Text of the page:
Covid-19: a lasting legacy

Lessons learned from Covid-19 should be applied now to ensure resilience against future pandemics, according to a new NEPC report. Among recommendations are a Building Regulation for health and wellbeing, and in-use testing of ventilation. Shaun Fitzgerald FCIBSE shares the findings

Covid-19 has brought into focus the question of how well prepared we are as a society to cope with pandemics. The increase in our understanding of how viruses spread has highlighted the importance of the built environment – the majority of transmission of the SARS-Cov-2 virus occurs indoors, whether that be in buildings or transport systems. 

In light of this finding, chief scientific adviser Sir Patrick Vallance commissioned the Royal Academy of Engineering, together with CIBSE and other partners at the National Engineering Policy Centre (NEPC), to identify the interventions needed to increase the infection resilience of buildings. The report – Infection-resilient environments: time for a major upgrade , published last month – included eight recommendations: a mixture of carrots and sticks, and the result of extensive consultation with stakeholders. 

The first urges BSI to convene the relevant expertise and develop meaningful standards that are embedded into existing design and operational practices. It is key that the existing standards committees from the built environment, transport, healthcare, and other relevant sectors work together to ensure, as a minimum, that best practices can be shared with others.

Recommendation two proposes that the Department for Levelling Up, Housing and Communities (DLUHC) increases the prominence of health and wellbeing across parts of the Building Regulations, with a new part established that has an explicit functional requirement for a building to provide an adequate indoor environment that protects the health and wellbeing of those using the building. This will require guidance and training to build the competence of the sector.

The third recommendation says industry bodies and public procurement must drive improvements to the commissioning and testing of building systems. This should be supported by better enforcement of the existing Building Regulations throughout the life of a building.

Recommendation four says in-use regulations need to be established with local authorities to maintain standards of safe and healthy building performance over a building’s lifetime. Various building safety features already require regular testing and inspection to comply with certain codes, or for insurance purposes. Other features, such as ventilation, do not have the same levels of scrutiny, so this would be a significant change.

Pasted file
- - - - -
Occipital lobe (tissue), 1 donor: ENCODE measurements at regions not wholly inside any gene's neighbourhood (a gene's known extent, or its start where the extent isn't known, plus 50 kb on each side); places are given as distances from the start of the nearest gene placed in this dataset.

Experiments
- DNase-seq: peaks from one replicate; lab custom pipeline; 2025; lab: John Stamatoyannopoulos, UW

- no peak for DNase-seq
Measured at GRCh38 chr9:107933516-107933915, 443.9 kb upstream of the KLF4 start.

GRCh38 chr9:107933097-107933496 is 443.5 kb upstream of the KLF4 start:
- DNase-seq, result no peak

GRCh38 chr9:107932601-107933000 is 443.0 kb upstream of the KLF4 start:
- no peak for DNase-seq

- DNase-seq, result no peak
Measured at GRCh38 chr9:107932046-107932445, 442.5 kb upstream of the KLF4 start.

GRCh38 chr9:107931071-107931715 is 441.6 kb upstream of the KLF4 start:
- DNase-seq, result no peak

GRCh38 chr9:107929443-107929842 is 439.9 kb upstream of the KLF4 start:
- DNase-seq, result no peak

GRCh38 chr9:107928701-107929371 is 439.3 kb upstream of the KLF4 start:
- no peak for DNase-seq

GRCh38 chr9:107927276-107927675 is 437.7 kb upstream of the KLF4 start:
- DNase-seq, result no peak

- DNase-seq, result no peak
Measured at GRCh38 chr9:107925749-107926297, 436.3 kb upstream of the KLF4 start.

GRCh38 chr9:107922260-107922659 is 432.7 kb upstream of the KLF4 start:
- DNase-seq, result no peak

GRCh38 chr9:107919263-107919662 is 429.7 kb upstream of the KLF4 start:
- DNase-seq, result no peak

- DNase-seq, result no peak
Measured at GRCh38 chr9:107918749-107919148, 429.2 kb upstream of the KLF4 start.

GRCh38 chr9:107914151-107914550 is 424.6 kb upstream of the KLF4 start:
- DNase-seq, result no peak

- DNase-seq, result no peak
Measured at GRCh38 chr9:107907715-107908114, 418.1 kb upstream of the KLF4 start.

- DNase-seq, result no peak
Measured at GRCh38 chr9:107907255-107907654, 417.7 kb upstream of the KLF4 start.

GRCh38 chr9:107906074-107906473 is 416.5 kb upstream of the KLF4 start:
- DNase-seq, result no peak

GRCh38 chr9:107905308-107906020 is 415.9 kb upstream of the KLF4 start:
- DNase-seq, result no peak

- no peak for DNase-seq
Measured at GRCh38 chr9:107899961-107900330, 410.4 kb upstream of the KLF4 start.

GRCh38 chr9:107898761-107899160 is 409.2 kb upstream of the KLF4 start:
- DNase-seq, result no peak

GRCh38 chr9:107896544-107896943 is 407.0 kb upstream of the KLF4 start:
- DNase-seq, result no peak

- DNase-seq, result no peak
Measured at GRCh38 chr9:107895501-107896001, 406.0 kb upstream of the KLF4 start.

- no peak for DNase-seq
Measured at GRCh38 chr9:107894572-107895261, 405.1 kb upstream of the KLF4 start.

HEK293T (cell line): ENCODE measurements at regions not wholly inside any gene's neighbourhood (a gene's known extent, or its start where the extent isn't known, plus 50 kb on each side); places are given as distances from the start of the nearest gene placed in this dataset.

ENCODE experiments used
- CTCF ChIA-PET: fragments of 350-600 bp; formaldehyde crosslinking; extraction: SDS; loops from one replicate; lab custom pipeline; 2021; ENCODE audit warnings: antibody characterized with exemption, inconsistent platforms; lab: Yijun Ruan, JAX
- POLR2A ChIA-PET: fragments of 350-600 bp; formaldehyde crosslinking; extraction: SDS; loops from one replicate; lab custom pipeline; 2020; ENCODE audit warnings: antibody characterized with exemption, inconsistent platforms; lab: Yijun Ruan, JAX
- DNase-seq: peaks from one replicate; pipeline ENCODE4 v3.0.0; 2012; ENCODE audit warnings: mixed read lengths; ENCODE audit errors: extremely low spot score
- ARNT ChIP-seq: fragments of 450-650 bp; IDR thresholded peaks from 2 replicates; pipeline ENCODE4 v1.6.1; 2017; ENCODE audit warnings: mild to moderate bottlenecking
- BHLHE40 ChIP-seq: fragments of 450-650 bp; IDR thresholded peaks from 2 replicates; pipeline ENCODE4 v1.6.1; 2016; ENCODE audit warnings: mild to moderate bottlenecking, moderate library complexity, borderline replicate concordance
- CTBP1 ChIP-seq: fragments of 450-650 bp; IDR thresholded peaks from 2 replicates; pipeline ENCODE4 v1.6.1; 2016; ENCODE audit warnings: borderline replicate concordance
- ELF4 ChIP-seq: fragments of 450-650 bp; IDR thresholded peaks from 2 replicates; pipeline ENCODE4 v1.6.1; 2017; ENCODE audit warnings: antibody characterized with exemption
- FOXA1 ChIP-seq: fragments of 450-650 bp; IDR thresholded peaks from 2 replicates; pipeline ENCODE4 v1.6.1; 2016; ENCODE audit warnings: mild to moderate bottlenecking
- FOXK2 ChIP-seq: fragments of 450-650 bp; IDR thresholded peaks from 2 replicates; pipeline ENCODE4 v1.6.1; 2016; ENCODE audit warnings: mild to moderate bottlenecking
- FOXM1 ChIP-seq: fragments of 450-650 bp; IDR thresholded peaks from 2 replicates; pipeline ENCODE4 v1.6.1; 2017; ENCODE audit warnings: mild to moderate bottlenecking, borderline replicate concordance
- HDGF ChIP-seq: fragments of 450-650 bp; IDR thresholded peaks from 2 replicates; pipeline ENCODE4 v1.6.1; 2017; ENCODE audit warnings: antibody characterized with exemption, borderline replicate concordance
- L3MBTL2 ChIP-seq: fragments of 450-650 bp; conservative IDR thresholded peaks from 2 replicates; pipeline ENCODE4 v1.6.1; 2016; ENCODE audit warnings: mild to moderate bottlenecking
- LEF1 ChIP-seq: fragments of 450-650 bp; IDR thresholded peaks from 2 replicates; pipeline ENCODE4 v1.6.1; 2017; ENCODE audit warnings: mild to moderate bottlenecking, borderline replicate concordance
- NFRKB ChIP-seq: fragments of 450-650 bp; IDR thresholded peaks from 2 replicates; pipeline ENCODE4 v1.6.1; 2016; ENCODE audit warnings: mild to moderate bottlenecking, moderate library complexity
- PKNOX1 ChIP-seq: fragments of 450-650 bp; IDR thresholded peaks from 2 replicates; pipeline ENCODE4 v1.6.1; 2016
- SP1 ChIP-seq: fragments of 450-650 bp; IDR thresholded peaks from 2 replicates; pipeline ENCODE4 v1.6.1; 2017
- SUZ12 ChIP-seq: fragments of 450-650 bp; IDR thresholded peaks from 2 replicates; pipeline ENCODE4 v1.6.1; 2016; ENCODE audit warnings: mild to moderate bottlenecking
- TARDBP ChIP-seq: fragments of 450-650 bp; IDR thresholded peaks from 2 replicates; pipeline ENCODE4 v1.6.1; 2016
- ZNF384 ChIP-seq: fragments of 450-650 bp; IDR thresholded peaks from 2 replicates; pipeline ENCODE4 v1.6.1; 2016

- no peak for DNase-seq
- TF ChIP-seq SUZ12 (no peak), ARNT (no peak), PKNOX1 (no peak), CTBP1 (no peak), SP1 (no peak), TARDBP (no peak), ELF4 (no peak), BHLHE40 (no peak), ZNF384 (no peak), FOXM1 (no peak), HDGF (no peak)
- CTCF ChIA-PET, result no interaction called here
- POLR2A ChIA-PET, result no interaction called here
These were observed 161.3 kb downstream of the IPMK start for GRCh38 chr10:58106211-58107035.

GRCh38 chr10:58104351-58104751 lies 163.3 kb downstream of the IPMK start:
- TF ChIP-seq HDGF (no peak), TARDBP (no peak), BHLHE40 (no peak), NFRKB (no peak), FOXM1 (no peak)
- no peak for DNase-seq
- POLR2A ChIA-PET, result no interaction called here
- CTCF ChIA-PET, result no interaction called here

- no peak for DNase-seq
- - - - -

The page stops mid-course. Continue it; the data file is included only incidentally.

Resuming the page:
The fifth recommendation suggests BSI should develop standards that manufacturers can use and that can be independently certified by others. This would enable innovation, and assure the efficacy of products and systems. 

The pandemic exposed gaps in our standards. For example, the effectiveness of an air cleaner device tested in a lab can be very different in a real-world setting.

Recommendation six urges the departments for Business, Energy and Industrial Strategy, Transport, and the DLUHC to use the opportunity created by the net zero strategy to ensure retrofit programmes address infection resilience. There should be no trade-off between that and energy efficiency. 

While increased infection resilience can require more ventilation, increased levels are not needed all the time in many cases, and energy efficiency can be enhanced with heat recovery or pre-mixing.

The final recommendations call on the UK Health Security Agency and others to communicate awareness of infection resilience and wider health considerations for indoor environments. The government also needs to identify a lead department to create the joined-up policymaking that will align infection-resilient environments with net zero, safety, equality, and accessibility goals.

The changes are significant, but so are the stakes. In the event of another pandemic in the next 60 years, the estimated societal cost of infection caused by influenza-type pandemics and seasonal flu in the UK could equate to £23bn a year – and the costs to individuals in terms of mental health, lost education, and so on are arguably even more important. However, the benefits of really improving our health and wellbeing are enormous, too. 

So, these recommendations are not just about managing risk; they will also lead to a more enjoyable, stimulating environment in which we can thrive.